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Public services are a prime target for cyber-attackers, and the number of incidents reported is increasing every year. Cybersecurity is no longer an option.

The start of 2023 was marked by a cyberattack on the city of Lille in France: for several days, the town had to operate in slow motion and do without computers and software. The incident, far from being isolated, highlights the public sector’s vulnerability to cyber threats – and above all, the scale of the consequences on its organizations. Not taken seriously enough, the risks are nevertheless tenfold for the public sector. Let’s take a closer look.

Current issues: the public sector increasingly affected by cyber attacks

A prime target for cyberattackers, the public sector faces an ever-increasing number of cyberattacks. According to ENISA’s Threat Landscape 2022 report, between July 2021 and July 2022, government agencies accounted for 24% of victims. This is due not only to the variety of attacks but also to the special status of public bodies.

A lucrative sector for cyber attackers 

Public organizations are often considered prime targets for cyberattackers:

  • They deal with sensitive data: such as personal, financial, medical, and government information. This data is attractive to cyber-attackers, as it can be used for exploitation, fraud, blackmail or espionage, or even resold.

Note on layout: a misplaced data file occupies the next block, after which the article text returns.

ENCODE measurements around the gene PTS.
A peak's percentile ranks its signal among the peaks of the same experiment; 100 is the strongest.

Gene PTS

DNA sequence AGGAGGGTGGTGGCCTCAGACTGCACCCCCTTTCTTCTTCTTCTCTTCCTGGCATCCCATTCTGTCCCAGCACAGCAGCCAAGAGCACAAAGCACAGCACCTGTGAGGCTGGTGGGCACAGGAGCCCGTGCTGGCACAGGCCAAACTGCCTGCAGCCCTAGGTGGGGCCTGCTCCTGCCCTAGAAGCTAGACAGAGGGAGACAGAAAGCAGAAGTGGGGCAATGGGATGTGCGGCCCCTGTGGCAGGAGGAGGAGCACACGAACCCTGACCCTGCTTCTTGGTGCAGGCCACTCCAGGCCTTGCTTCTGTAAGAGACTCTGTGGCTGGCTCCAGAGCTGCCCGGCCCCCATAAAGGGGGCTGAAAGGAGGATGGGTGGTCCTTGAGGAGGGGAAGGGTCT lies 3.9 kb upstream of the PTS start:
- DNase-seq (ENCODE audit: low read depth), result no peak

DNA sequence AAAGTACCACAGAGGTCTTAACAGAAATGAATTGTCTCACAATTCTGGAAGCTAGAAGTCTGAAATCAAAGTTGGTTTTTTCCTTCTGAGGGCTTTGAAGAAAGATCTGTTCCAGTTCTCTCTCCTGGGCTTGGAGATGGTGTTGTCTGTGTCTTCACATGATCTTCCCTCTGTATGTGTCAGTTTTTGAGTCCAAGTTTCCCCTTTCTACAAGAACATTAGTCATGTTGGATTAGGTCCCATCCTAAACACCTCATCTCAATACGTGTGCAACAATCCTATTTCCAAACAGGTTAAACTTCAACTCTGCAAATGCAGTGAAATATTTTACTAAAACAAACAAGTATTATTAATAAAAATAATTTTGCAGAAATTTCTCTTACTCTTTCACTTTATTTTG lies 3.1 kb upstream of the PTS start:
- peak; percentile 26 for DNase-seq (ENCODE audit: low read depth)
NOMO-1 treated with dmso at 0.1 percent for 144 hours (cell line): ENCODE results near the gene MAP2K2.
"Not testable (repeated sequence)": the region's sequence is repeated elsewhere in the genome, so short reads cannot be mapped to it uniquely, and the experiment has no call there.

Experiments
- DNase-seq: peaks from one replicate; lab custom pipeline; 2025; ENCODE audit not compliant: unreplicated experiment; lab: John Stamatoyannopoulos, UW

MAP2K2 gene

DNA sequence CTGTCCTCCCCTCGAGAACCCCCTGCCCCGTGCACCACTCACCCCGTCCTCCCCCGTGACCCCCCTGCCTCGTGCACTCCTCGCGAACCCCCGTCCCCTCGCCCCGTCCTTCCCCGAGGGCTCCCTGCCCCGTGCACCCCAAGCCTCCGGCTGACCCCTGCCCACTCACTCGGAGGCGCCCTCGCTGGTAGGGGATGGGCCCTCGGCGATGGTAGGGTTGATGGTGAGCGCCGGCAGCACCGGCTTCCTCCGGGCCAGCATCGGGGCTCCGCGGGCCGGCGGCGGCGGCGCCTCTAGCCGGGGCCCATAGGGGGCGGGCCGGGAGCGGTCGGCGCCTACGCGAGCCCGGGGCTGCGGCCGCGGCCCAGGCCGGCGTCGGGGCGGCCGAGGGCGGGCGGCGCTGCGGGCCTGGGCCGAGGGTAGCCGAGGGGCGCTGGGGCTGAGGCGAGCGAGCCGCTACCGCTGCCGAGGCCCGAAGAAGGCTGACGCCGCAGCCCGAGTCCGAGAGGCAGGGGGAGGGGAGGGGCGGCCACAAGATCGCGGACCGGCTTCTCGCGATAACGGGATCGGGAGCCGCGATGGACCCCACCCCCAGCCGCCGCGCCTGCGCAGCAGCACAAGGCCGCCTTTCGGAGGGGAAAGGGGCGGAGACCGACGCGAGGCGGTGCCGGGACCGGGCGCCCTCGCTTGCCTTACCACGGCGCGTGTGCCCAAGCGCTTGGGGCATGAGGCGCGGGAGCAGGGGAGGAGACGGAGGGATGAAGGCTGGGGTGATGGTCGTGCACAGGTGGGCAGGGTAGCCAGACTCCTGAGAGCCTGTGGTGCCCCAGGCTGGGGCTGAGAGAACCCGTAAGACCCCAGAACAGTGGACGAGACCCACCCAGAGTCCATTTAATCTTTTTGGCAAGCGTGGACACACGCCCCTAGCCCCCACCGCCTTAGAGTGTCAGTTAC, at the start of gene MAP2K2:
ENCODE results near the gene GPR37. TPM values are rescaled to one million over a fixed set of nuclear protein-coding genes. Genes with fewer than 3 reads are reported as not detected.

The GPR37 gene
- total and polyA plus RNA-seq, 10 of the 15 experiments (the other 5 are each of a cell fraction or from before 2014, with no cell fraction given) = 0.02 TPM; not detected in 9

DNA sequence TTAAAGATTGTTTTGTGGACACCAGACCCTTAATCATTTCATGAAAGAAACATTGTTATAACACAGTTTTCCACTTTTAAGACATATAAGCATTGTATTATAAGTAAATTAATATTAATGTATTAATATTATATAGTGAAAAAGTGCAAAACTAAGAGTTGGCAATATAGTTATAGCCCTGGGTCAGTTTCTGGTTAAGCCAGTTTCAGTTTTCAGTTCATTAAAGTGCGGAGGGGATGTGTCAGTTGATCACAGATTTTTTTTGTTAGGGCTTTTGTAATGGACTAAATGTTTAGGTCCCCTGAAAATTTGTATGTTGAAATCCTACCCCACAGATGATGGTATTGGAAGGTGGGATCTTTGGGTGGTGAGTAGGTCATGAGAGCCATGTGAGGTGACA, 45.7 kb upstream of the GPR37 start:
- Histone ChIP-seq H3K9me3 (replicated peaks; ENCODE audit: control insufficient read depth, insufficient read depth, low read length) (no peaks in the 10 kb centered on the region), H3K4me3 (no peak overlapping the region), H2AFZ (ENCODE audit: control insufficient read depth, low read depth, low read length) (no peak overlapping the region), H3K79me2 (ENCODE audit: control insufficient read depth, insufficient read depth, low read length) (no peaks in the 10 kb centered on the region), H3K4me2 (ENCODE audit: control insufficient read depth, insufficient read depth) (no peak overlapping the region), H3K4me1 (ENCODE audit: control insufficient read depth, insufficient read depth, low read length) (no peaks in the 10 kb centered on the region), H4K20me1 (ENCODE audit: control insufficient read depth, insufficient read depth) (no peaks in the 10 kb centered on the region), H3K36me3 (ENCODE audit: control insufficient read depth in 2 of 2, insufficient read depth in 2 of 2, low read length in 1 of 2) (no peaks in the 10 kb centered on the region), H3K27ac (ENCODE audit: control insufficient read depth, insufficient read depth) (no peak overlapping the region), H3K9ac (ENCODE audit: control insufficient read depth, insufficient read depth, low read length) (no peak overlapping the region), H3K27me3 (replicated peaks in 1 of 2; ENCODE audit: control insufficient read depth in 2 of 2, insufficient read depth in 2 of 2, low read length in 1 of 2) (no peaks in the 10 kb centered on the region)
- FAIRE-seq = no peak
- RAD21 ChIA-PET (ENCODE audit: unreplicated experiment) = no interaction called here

• They manage critical infrastructures: public bodies often run power grids, transport systems, and emergency services. A successful cyberattack on this type of structure can paralyze society. And the greater the damage caused, the stronger the position of cyber attackers.
  • They aren’t sufficiently protected: despite warnings, many public bodies need more resources to invest in effective cybersecurity measures. This makes them “easy targets” for cyber attackers.

A variety of threats

Public sector organizations also face multiple threats that do not necessarily require the same protection measures. These include :


This technique involves pretending to be a trusted third party to obtain sensitive information such as login details or passwords. One person’s mistake can paralyze an entire organization.

DDoS attack

Also known as a “denial of service attack”, it corresponds to several cyber-attackers deliberate over-exploitation of an organization’s computer systems. The aim is to make services unavailable to other users. 

Cyber espionage

This type of attack can take many forms, such as unauthorized access to databases, communications surveillance, or the theft of government secrets. Like traditional espionage, cyber espionage aims to obtain strategic or confidential information.


Ransomware is a malware designed to encrypt an organization’s data. Its creators then demand a ransom payment in exchange for the decryption key. 

With 23% of incidents in 2022, local authorities are the second most affected category of victims of ransomware attacks, behind VSEs, SMEs, and ETIs.
Panorama de la cybermenace 2022 – ANSSI

CVE exploitation

CVEs (Common Vulnerabilities and Exposures) are publicly disclosed security flaws many organizations fail to detect. This exposes these organizations to the enormous risk of their vulnerabilities being exploited by cyber-attackers, enabling them to take control of their servers or hack into their data.